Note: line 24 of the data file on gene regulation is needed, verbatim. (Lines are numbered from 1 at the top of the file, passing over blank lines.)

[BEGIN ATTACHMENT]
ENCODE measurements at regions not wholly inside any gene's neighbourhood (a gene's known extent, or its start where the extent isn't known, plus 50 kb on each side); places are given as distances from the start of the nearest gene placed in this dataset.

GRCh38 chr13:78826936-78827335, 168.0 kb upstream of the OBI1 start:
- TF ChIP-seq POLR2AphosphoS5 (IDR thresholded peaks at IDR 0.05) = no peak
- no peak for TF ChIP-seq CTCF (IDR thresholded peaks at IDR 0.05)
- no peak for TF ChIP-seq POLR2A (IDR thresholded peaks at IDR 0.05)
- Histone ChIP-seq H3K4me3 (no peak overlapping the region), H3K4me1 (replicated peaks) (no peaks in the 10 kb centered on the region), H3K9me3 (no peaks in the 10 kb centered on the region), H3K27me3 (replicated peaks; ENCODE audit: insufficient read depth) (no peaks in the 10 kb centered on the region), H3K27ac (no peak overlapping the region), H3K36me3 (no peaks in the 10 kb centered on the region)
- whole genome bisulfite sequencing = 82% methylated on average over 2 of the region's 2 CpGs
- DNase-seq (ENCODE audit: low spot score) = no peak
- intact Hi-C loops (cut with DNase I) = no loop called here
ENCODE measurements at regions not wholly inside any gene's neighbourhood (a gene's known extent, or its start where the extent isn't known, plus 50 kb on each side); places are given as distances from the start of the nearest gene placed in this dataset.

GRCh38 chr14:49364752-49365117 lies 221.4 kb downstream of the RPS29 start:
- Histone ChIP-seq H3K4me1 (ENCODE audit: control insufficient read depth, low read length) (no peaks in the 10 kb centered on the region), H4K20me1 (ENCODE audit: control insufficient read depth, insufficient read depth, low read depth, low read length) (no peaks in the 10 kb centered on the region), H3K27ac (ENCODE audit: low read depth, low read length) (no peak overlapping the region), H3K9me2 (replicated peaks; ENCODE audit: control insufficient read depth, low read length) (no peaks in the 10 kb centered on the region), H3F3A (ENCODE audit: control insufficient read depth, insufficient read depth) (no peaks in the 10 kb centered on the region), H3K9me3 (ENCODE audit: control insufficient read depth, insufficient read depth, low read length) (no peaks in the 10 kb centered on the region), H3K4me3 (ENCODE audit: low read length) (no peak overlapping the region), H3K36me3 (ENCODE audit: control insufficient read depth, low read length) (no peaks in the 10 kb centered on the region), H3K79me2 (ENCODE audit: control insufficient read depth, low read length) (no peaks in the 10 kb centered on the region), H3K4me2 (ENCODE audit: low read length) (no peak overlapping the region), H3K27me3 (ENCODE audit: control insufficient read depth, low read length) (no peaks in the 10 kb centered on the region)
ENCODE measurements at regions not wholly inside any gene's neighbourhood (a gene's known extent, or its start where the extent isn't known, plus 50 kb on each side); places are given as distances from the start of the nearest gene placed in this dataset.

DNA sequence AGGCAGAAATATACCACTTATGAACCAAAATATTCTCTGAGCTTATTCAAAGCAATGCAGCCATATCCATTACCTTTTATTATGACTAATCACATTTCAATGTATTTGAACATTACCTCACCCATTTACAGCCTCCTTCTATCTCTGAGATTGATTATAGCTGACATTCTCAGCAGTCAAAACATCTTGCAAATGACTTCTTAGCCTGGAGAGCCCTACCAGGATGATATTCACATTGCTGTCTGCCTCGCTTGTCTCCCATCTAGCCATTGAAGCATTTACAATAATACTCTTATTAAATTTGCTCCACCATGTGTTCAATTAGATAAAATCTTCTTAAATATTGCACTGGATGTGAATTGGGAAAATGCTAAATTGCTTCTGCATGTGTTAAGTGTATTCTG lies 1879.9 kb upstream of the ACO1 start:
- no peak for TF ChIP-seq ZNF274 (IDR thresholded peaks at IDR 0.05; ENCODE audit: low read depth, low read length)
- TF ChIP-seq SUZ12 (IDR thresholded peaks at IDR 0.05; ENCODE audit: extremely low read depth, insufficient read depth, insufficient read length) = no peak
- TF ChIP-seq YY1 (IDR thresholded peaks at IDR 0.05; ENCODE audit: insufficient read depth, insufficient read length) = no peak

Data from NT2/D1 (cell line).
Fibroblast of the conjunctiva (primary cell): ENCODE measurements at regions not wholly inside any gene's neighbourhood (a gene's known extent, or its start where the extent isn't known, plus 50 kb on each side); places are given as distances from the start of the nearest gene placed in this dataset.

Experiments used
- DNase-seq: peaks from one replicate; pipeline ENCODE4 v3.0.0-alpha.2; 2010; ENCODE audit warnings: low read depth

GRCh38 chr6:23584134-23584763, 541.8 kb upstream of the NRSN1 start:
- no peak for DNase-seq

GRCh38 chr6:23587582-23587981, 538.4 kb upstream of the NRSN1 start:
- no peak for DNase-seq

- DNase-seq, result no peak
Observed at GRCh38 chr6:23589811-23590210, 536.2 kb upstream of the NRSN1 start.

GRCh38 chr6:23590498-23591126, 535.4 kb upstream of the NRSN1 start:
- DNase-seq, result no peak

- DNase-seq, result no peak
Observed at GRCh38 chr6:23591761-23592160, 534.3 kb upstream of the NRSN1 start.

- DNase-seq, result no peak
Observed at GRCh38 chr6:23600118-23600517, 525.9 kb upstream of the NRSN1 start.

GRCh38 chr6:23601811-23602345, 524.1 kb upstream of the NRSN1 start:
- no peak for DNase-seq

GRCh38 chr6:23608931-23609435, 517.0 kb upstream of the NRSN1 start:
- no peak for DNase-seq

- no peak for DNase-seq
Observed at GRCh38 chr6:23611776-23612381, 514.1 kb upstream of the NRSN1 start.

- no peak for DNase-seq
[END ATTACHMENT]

GRCh38 chr6:23587582-23587981, 538.4 kb upstream of the NRSN1 start: